High-performance photography with a conventional camera
Speaker: Prof. Kyros Kutulakos
Date: 16 July 2009 Time: 12:00-14:00
Location: "Stelios Orphanoudakis" Seminar Room, FORTH, Heraklion, Crete.
Host: Antonis Argyros


In this talk I will give the traditional camera a fresh, "computational" look: I will show that we can significantly boost the optical performance of a camera by slightly changing the way it captures photos: instead of taking a single snapshot at the press of a button, the camera should record a whole sequence of wide-aperture photos, corresponding to a special type of "focal stack." This sequence is then merged algorithmically into a final photo that the photographer sees.

By generalizing the traditional photographic concepts of "depth of field" and "exposure time" to the case of focal stacks, I will show that this type of photography has two performance advantages: (1) we can capture a given depth of field much faster than one-shot photography allows, and (2) we can significantly increase the quality (i.e., signal-to-noise ratio) of photos captured within a restricted exposure time. I will consider these advantages in detail and discuss their implications for photography.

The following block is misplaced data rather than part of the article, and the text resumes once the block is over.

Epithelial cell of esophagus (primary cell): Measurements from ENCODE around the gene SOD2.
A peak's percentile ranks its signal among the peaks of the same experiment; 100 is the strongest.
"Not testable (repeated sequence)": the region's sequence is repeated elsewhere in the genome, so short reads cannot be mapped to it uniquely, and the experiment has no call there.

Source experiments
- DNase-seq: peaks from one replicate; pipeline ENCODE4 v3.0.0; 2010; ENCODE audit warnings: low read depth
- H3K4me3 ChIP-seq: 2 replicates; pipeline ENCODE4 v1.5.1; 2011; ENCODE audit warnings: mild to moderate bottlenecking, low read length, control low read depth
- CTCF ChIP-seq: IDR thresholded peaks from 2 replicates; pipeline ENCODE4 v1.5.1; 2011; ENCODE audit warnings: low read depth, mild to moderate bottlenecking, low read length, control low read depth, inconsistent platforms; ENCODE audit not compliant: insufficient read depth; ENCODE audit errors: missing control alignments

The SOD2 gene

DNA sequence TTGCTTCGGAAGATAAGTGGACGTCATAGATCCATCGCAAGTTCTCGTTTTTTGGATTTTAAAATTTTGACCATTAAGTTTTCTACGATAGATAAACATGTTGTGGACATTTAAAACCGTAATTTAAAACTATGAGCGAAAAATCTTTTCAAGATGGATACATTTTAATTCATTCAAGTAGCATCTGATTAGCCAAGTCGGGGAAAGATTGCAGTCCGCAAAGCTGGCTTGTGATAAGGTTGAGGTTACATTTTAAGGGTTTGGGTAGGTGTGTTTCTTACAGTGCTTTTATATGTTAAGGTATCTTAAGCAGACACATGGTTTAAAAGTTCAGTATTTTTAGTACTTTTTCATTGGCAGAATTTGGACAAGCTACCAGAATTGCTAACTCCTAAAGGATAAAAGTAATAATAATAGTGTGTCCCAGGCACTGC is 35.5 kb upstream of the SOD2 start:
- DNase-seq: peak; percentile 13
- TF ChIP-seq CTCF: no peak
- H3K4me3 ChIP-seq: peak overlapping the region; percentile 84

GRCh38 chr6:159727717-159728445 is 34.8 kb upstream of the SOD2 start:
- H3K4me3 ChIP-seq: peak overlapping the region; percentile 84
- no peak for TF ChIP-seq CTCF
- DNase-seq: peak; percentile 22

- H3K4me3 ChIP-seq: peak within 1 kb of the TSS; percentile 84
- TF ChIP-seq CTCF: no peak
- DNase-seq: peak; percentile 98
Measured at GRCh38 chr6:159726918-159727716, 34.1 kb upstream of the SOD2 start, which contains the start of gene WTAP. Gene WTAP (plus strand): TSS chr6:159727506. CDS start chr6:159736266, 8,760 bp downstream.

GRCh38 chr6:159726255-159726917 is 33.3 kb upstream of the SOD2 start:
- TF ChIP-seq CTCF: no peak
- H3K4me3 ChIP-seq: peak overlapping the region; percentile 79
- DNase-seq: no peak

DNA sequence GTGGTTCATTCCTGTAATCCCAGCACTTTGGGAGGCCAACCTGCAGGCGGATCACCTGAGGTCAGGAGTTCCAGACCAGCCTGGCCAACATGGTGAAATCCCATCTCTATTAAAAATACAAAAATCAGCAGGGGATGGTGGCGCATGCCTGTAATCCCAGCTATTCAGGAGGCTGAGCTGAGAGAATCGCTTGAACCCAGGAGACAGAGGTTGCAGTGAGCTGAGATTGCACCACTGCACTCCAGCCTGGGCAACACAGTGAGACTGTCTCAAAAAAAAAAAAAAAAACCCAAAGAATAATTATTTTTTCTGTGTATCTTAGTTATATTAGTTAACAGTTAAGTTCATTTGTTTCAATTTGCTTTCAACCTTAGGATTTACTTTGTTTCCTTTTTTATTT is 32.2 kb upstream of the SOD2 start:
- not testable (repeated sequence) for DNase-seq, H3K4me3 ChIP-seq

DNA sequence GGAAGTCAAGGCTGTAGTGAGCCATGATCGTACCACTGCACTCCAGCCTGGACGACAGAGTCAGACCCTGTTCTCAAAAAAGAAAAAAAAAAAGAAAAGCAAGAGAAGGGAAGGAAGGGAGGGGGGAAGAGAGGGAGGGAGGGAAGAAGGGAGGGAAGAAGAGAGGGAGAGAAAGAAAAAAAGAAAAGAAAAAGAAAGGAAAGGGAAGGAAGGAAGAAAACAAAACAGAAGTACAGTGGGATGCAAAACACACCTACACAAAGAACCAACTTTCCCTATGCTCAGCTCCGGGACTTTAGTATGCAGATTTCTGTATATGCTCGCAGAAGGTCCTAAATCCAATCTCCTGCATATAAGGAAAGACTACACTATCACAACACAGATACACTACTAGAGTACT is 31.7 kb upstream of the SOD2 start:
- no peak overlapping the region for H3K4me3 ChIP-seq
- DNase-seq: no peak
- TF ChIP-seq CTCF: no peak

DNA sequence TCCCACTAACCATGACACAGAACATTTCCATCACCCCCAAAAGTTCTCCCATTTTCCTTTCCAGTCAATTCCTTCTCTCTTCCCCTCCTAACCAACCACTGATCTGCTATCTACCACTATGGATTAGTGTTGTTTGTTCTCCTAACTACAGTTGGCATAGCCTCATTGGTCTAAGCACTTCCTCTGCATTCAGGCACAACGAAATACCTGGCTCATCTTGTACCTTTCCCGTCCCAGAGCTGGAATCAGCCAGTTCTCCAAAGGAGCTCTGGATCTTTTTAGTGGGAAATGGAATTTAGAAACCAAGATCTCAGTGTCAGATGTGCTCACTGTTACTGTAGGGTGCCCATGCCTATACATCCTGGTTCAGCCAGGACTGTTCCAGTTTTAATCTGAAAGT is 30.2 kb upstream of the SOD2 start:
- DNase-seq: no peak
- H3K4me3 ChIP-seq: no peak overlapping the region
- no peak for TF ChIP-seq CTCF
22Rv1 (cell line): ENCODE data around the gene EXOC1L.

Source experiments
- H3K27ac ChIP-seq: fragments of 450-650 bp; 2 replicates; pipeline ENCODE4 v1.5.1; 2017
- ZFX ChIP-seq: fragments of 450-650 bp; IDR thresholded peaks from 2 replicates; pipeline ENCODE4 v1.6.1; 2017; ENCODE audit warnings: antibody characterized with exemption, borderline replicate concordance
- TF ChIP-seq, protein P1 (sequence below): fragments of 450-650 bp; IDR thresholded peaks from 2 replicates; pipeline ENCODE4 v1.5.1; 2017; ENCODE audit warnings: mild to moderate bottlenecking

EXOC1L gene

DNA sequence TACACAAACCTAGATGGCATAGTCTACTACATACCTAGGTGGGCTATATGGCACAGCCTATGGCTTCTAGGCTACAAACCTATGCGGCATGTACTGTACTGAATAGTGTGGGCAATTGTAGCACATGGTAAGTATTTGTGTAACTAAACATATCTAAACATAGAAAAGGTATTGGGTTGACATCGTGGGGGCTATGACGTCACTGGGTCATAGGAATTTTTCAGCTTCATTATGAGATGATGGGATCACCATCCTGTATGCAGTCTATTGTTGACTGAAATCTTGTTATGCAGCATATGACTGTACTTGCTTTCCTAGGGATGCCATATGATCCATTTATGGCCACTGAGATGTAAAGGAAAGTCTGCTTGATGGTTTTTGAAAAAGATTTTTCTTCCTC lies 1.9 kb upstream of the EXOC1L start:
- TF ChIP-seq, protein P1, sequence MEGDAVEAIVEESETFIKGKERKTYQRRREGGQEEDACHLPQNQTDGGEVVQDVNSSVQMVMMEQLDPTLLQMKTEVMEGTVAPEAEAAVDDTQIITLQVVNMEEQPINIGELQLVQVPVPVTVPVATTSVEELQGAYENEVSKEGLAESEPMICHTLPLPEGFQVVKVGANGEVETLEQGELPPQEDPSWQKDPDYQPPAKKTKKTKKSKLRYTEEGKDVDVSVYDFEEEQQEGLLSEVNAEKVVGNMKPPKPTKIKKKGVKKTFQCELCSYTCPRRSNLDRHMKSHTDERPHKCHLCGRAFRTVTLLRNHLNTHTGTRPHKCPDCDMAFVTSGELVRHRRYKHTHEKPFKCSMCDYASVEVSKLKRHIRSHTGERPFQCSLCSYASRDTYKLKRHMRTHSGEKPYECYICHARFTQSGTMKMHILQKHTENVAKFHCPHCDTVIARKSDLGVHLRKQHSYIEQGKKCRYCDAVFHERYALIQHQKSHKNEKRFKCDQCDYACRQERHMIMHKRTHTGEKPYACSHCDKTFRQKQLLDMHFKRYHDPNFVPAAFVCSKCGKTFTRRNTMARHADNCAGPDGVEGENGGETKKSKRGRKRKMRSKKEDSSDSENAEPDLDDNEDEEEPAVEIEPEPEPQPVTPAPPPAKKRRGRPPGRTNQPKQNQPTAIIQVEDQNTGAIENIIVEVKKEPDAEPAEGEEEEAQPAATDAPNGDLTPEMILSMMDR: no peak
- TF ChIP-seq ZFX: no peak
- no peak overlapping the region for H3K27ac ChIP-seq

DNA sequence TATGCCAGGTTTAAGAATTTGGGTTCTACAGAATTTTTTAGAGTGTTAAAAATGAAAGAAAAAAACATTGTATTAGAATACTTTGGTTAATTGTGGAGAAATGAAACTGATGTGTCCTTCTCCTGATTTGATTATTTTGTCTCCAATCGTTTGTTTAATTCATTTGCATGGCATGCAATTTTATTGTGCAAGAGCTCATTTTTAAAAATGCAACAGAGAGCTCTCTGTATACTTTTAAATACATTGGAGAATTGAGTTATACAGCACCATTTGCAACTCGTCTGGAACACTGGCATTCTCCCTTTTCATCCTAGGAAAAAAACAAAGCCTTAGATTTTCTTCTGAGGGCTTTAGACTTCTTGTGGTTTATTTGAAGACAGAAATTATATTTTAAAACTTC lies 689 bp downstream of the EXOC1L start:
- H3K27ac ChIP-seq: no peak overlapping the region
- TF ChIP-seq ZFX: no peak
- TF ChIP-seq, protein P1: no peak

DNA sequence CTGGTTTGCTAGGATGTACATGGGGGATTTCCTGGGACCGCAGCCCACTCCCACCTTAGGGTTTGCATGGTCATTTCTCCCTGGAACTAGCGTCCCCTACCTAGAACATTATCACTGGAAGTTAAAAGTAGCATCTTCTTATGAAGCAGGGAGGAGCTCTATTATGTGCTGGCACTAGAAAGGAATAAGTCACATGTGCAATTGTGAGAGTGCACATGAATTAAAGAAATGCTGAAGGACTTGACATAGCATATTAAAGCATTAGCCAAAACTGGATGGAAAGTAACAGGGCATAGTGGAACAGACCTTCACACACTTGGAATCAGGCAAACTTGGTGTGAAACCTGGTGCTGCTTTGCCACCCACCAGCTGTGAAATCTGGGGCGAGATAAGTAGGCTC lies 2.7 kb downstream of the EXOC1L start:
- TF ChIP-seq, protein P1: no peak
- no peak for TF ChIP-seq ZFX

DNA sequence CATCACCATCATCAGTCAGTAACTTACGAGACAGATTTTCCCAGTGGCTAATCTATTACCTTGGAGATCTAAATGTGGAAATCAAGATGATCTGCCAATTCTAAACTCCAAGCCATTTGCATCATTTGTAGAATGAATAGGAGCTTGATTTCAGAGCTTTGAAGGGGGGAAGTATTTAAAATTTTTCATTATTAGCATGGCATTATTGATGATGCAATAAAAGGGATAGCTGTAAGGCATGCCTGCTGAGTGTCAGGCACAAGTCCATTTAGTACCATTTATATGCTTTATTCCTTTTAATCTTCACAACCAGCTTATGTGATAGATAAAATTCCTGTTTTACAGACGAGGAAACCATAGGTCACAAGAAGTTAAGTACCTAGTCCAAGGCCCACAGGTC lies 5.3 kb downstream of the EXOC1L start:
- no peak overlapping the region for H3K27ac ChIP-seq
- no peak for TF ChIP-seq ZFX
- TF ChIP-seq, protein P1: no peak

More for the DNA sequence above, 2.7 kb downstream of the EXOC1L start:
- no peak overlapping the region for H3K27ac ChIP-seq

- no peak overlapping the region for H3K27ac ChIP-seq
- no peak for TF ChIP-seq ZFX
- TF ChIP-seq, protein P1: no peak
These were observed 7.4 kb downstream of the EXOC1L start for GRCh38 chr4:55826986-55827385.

Kyros Kutulakos is a Professor of Computer Science at the University of Toronto. He received a BA degree from the University of Crete and a PhD from the University of Wisconsin, Madison, both in Computer Science. Following his dissertation work, he held faculty appointments at the University of Rochester and the University of Toronto, and a visiting scholar appointment at Microsoft Research Asia.

Prof. Kutulakos is a recipient of an Alfred P. Sloan Research Fellowship, an Ontario Premier's Research Excellence Award, and four best paper prizes (a Best Paper Honorable Mention at the 2006 European Conference on Computer Vision; a David Marr Prize Honorable Mention in 2005; a David Marr Prize in 1999; and an Outstanding Paper Award at the Computer Vision and Pattern Recognition Conference in 1994). He is Program Co-Chair of the upcoming International Conference on Computational Photography and served as Program Co-Chair of the Computer Vision and Pattern Conference in 2003.

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